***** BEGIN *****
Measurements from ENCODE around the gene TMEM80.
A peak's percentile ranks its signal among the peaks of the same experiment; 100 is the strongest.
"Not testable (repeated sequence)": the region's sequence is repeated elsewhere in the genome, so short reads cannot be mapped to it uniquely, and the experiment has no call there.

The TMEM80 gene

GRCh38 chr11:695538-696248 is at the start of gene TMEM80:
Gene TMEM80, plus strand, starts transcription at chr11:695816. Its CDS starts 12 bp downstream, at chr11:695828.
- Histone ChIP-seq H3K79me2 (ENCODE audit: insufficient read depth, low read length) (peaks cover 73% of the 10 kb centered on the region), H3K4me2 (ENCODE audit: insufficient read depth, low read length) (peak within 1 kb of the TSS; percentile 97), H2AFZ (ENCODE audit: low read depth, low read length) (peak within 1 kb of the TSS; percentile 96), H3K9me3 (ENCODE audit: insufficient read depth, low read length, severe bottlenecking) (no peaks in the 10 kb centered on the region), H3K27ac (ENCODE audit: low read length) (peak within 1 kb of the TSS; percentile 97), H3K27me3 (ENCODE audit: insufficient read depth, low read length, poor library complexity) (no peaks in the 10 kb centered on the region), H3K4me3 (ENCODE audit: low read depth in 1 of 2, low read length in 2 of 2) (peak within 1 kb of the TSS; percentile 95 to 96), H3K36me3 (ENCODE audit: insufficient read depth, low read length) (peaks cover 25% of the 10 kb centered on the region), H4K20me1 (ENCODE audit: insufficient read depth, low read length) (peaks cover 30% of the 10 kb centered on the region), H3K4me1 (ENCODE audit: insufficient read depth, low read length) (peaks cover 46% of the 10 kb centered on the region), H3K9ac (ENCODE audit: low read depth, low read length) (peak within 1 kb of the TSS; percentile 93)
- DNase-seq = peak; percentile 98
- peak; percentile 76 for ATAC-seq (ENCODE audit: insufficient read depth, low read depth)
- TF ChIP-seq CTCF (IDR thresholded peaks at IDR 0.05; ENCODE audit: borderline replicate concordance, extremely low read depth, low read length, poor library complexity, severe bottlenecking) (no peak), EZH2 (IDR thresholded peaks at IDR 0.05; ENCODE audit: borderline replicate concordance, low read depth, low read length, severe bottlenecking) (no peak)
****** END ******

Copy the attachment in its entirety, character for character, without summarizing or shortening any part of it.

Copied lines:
Measurements from ENCODE around the gene TMEM80.
A peak's percentile ranks its signal among the peaks of the same experiment; 100 is the strongest.
"Not testable (repeated sequence)": the region's sequence is repeated elsewhere in the genome, so short reads cannot be mapped to it uniquely, and the experiment has no call there.

The TMEM80 gene

GRCh38 chr11:695538-696248 is at the start of gene TMEM80:
Gene TMEM80, plus strand, starts transcription at chr11:695816. Its CDS starts 12 bp downstream, at chr11:695828.
- Histone ChIP-seq H3K79me2 (ENCODE audit: insufficient read depth, low read length) (peaks cover 73% of the 10 kb centered on the region), H3K4me2 (ENCODE audit: insufficient read depth, low read length) (peak within 1 kb of the TSS; percentile 97), H2AFZ (ENCODE audit: low read depth, low read length) (peak within 1 kb of the TSS; percentile 96), H3K9me3 (ENCODE audit: insufficient read depth, low read length, severe bottlenecking) (no peaks in the 10 kb centered on the region), H3K27ac (ENCODE audit: low read length) (peak within 1 kb of the TSS; percentile 97), H3K27me3 (ENCODE audit: insufficient read depth, low read length, poor library complexity) (no peaks in the 10 kb centered on the region), H3K4me3 (ENCODE audit: low read depth in 1 of 2, low read length in 2 of 2) (peak within 1 kb of the TSS; percentile 95 to 96), H3K36me3 (ENCODE audit: insufficient read depth, low read length) (peaks cover 25% of the 10 kb centered on the region), H4K20me1 (ENCODE audit: insufficient read depth, low read length) (peaks cover 30% of the 10 kb centered on the region), H3K4me1 (ENCODE audit: insufficient read depth, low read length) (peaks cover 46% of the 10 kb centered on the region), H3K9ac (ENCODE audit: low read depth, low read length) (peak within 1 kb of the TSS; percentile 93)
- DNase-seq = peak; percentile 98
- peak; percentile 76 for ATAC-seq (ENCODE audit: insufficient read depth, low read depth)
- TF ChIP-seq CTCF (IDR thresholded peaks at IDR 0.05; ENCODE audit: borderline replicate concordance, extremely low read depth, low read length, poor library complexity, severe bottlenecking) (no peak), EZH2 (IDR thresholded peaks at IDR 0.05; ENCODE audit: borderline replicate concordance, low read depth, low read length, severe bottlenecking) (no peak)